Energy companies and traders rely on intelligence to assess everything from production volume to future investments, all of which were previously based heavily on projections and opinions. This guesswork often leads to infamous, and damaging, “boom and bust” cycles. As SynMax Chief Technology Officer Eric Anderson stated in a recent interview with Digital Oil and Gas, “We don’t have enough oil and gas, so the energy industry ramps up efforts and produces way too much oil and gas. Then there is a bust that causes damage to everyone involved.” 

The problem of boom and bust is an issue of stability; stability comes from information, while instability often arises from rampant speculation. Without solid information, energy traders operate in a bubble, lacking vital information about what production will look like. For commodity traders, that often means trading on the grounds of a completely uncertain supply and demand cycle. 

Or at least, it used to. With access to satellite imagery, SynMax has developed a model that will allow traders to understand when energy operations come online and how much they are expected to produce over the following two to three months. By incorporating massive amounts of daily satellite data into their regular analysis of fracking activity, SynMax can use that imagery to monitor hundreds of well pads for hydraulic fracturing equipment and frac crews.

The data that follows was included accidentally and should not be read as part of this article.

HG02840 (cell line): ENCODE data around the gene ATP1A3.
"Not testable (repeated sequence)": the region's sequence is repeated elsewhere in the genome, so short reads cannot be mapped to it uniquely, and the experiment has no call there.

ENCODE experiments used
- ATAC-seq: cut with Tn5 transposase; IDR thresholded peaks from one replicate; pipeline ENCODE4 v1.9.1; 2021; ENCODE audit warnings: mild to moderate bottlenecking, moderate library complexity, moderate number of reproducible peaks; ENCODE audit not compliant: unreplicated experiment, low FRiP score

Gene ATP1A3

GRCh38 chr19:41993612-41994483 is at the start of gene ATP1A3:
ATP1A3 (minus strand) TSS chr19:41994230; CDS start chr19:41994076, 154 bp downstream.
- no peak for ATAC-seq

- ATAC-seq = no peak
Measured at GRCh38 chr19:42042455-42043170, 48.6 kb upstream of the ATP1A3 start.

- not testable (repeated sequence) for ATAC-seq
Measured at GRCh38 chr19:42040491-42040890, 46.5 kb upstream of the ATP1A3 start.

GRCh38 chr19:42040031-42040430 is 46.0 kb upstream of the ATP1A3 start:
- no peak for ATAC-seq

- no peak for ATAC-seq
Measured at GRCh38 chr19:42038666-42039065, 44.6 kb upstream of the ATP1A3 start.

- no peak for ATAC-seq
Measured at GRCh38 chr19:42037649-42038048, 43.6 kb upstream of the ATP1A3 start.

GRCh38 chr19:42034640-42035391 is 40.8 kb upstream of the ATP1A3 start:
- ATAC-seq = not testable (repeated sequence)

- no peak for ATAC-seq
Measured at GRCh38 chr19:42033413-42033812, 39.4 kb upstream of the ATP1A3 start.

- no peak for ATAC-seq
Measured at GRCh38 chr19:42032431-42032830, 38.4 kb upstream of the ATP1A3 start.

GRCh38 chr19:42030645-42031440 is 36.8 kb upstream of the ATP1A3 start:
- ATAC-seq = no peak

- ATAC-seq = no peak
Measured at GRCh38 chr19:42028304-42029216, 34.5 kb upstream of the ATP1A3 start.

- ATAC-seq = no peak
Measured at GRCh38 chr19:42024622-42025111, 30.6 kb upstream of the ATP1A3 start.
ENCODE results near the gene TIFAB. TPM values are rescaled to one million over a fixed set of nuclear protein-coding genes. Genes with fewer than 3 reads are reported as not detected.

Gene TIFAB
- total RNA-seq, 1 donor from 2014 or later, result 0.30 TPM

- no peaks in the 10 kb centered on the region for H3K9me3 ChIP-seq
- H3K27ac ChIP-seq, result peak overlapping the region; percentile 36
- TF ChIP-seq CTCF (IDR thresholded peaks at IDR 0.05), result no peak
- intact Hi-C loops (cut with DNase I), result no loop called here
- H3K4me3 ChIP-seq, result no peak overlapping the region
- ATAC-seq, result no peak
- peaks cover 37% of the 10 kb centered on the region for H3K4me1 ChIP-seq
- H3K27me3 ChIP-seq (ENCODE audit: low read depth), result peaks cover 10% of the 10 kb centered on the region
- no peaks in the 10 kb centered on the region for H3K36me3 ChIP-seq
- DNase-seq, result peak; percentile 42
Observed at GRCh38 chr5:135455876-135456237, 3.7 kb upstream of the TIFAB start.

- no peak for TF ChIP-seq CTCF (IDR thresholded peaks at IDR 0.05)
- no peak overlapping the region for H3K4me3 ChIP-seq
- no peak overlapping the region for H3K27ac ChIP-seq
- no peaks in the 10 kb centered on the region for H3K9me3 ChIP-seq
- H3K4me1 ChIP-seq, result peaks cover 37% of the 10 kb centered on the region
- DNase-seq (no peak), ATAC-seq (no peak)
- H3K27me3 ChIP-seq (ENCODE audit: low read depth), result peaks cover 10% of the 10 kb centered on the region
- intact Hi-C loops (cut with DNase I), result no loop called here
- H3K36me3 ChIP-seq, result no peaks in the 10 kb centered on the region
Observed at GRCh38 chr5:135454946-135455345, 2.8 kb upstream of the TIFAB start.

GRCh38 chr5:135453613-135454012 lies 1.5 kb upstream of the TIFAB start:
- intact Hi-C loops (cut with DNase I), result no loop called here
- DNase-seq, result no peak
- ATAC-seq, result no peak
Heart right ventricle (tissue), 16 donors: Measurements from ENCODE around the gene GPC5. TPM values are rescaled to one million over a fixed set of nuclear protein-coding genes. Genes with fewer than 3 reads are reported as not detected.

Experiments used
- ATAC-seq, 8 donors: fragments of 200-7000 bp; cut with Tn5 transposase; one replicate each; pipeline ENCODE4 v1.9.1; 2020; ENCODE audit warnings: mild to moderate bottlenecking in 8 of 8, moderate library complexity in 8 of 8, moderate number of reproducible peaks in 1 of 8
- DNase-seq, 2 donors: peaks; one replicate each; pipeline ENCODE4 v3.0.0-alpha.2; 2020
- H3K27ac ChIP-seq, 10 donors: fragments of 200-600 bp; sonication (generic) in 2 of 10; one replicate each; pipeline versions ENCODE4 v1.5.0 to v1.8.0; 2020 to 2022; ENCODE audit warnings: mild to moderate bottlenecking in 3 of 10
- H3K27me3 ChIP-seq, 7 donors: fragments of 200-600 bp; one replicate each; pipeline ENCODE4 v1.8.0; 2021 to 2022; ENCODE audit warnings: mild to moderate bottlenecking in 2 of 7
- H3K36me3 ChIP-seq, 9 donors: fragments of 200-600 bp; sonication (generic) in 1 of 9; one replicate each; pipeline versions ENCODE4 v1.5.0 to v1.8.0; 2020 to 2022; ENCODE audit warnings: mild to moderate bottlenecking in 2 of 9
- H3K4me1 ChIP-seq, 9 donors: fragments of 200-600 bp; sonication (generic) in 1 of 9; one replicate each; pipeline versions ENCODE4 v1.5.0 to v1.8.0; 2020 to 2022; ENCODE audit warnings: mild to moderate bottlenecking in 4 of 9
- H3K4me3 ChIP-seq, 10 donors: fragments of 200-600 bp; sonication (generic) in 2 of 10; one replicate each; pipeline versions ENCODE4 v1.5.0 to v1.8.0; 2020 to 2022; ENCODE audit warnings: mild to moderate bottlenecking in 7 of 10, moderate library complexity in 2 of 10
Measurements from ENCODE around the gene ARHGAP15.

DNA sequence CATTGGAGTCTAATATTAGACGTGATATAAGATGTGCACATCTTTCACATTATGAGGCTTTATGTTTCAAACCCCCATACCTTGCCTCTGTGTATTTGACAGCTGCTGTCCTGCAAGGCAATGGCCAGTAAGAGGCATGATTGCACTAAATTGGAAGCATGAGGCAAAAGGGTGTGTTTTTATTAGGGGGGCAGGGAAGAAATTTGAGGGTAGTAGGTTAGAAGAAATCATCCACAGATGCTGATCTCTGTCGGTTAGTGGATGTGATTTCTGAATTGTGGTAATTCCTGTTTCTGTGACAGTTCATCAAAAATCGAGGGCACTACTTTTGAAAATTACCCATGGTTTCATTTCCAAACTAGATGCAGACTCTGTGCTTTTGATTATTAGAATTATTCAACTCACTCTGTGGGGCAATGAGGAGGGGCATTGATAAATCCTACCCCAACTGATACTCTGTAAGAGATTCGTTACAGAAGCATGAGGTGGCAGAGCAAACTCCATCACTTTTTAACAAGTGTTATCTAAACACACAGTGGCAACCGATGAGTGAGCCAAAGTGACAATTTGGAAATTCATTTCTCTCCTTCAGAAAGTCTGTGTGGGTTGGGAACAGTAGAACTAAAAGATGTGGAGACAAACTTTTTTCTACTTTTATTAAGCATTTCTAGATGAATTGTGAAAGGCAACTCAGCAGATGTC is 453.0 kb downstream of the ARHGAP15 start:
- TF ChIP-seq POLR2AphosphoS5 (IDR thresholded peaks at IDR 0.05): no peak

Leveraging this data not only empowers traders, it helps limit boom and bust cycles down the line. Speaking to Via Satellite, SynMax owner Bill Perkins says, “Supply is so critical to price that once this [frac crew] data becomes available to the market, we believe that hedge funds will be unable to trade without it.” 

Space-Based Imagery, Ground-Level Applications

Until recently, only government entities had access to high-resolution satellite imaging, and even then at a cost of billions of dollars. The introduction of smaller, cheaper commercial satellites changed that by introducing low-Earth orbit devices which were able to rival the imagery of the government’s larger satellites at a much more accessible price point. Likewise, SpaceX’s entry into the satellite sphere enabled a wider range of companies to launch greater numbers of satellites into orbit at more affordable rates.

The imagery — or visual data — those commercial satellites provide helps address some key challenges here on Earth. In fracking, analysts can solve massive object-detection problems using satellite images in order to identify well pads, the prepared sites where drilling processes occur. Likewise, satellite views help track the movement and dispersal of fracking crews and equipment daily — something that had previously been nearly impossible.